After a pleasant few hours with Mum and Leah the Labrador it was onto work to join the 15:00 ferry and start my ‘two weeks on’

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Looking towards Glomach from Ratagan over Loch Duich. The Storr, Raasay and the Moll fish farm. Ronja Commander at Caridh fish farm in Loch Ainort.


‘Work’ arriving to collect me Smile

Two dogs walking Smile

So, now we’re both out at work all day, at least when I’m ‘on shift’, we now have a ‘latch key’ wee dug, or at least we would have if I didn’t take her to work. Molly accompanied me on Wednesday morning and now lives in the car until lunchtime when she joins Bonzo and I for our afternoon stroll. I can’t say she was too impressed with sitting in the back of the car,


but she sure did enjoy the walk with Bonzo and they seemed to get on well enough.


I guess not needing to put Molly on a lead makes her ‘boss dog’ so she was just fine with that.

With the weather for the foreseeable future involving showers and a cold wind I decided the engine room was the place for me this week


so concentrated on some cleaning and painting of the aft engine room bilge.

Being buried in the engine rooms certainly beats the carp out of clam diving at this time of year but that didn’t stop these two in the Inverness registered, INS94, ANT IASGAIR, (The fisherman)


At least the Sarah has a cabin.


Don’t think Ant Iasgair will around for long after Sarah has already been here for a couple of months now and those boys really do know their stuff Smile

Me, when I was doing it, I surfaced to a nice warm boat with an insulated cabin, two heaters and a sleeping bag for a ‘wee rest’ between dives. These dudes are much, much hardier than I ever was!

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Yup, give me the bowels of a nice warm ship at this time of year any day. Having said that it was a great way to earn a living and it was only age, responsibilities and a few ‘near misses’ that stopped me doing it.

Battery operated cars and ferries Smile

Well, that went a little ‘pear-shaped’ I accidentally posted the above prematurely, pressed the publish instead of save! Anyways, the painting kept me occupied for most of the week, which was pretty quiet, I guess due to the weather. Not the weekend though, far from it, Raasay seemed to be overflowing with visitors this weekend. No doubt helped by some good deals at Raasay House, the great weather and the new Distillery’s ‘Whisky club’ which seems to be getting well used.

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And you don’t have to own a Tesla model S to be able to afford to join Smile The wife took me around a few weeks ago and the rooms are just lovely.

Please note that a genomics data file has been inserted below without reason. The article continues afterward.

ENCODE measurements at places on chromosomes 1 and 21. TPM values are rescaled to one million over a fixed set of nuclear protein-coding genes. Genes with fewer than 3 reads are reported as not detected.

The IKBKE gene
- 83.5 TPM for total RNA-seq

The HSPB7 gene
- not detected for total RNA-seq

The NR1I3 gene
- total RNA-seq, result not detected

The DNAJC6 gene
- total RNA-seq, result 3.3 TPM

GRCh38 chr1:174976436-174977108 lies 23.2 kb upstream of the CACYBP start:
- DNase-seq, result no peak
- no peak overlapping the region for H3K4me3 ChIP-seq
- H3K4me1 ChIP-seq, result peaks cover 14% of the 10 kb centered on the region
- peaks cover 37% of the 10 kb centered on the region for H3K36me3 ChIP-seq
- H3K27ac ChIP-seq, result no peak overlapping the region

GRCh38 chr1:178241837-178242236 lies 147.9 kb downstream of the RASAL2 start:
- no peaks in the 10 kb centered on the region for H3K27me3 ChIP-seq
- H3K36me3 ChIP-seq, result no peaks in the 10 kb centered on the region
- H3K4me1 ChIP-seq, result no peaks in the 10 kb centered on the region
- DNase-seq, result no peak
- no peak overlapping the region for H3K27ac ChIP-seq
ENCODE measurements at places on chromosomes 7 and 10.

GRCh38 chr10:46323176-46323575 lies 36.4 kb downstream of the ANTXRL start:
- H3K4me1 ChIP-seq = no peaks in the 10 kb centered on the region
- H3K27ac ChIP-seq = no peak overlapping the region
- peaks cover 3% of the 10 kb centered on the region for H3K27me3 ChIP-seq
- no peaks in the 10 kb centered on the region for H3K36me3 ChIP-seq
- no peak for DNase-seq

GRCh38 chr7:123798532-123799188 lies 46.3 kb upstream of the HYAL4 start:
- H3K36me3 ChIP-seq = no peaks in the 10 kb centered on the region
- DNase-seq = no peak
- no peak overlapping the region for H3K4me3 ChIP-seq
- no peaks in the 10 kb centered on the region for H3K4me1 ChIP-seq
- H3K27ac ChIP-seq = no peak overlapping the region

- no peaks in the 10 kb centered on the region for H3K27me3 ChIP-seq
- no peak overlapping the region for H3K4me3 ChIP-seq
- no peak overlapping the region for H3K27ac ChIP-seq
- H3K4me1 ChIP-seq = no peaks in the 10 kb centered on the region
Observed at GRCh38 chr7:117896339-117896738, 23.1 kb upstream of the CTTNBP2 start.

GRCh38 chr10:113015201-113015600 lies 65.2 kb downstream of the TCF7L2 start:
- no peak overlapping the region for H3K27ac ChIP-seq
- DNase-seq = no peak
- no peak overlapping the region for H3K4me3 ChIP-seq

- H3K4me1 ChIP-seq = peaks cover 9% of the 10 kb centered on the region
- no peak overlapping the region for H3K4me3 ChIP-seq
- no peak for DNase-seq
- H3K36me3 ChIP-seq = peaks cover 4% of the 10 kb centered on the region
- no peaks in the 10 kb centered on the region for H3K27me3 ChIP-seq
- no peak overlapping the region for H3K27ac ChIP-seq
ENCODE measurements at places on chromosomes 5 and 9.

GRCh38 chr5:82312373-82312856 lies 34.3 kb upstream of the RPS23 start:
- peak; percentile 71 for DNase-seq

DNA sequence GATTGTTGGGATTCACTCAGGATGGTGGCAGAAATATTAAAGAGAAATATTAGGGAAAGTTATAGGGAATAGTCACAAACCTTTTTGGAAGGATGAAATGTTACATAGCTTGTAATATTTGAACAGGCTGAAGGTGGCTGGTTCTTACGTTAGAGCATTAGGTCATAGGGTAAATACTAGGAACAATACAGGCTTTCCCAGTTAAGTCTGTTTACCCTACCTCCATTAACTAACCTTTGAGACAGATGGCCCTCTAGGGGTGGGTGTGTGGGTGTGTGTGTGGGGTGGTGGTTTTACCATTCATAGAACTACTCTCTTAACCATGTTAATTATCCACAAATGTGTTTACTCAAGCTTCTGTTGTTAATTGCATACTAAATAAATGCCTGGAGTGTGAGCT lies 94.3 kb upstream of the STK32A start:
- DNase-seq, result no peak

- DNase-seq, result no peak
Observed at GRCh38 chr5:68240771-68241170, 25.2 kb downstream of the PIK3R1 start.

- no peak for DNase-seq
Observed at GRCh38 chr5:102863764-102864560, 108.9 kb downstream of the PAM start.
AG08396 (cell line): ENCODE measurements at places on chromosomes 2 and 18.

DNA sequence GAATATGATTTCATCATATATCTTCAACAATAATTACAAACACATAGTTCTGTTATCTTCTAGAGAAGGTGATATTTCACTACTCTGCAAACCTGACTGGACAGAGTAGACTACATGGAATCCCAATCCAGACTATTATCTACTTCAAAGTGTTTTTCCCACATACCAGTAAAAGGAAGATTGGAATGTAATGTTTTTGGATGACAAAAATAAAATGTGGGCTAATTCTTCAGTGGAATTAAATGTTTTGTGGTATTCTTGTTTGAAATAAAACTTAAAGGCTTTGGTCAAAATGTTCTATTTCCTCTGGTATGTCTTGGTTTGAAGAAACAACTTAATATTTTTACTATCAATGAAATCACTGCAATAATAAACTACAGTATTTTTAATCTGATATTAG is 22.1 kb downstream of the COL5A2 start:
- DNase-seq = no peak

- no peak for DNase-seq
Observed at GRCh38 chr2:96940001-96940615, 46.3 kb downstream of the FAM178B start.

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The next best view on Raasay, after the one from Sonas of course Smile

Raasay Engineering is no more Sad smile

It will be great missed by both the inhabitants of Raasay and the ferry in particular, Simon was always at hand for the odd welding or fabrication job and often pulled us ‘out of the brown stuff’ with some of his ingenious repairs. However he’s relocating to France this week and we all wish him, Lynn and the dogs all the best. The ‘Macleod Hauler’ name and business lives on, though now at Kishorn Mechanical Services Ltd . The only ‘upside’ of this being that Simon kindly gave me a whole heap of steel and fastners that I now need to find room for in my shed!

Sunday was a lovely drive to work in daylight with the sun rising on fresh fallen snow.

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The extra weekend traffic made for the the busiest ferry of the year so far and the battery powered Tesla departed along with 17 other cars on a fully battery powered ship.

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The day wasn’t all ‘rosy’ right enough


though most of that is the ‘deck drencher’ system. A little while later the sun was out once more.

The Eberspacher

Having some time on my hands I ran some tests on my Eberspacher D1LCC, heating up the flame and temp sensors with a heat gun then checking the resistance using multimeters and an IR thermometer.

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They supposed to conform with the tables below.


and whilst my temp sender did, my flame sensor didn’t but in my experience with these type sensors. If the value alters smoothly as the heat rises then everything is usually peachy. I’m certainly not going to fork out £75 for a new one on the ‘off chance’. I’ll give it a good testing as soon as I can find the rheostat switch. The thing about old age is, you spend half your time looking for stuff you’ve put somewhere safe!!

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Clouds clinging to the north shore of Loch Sligachan and Ben Tianavaig.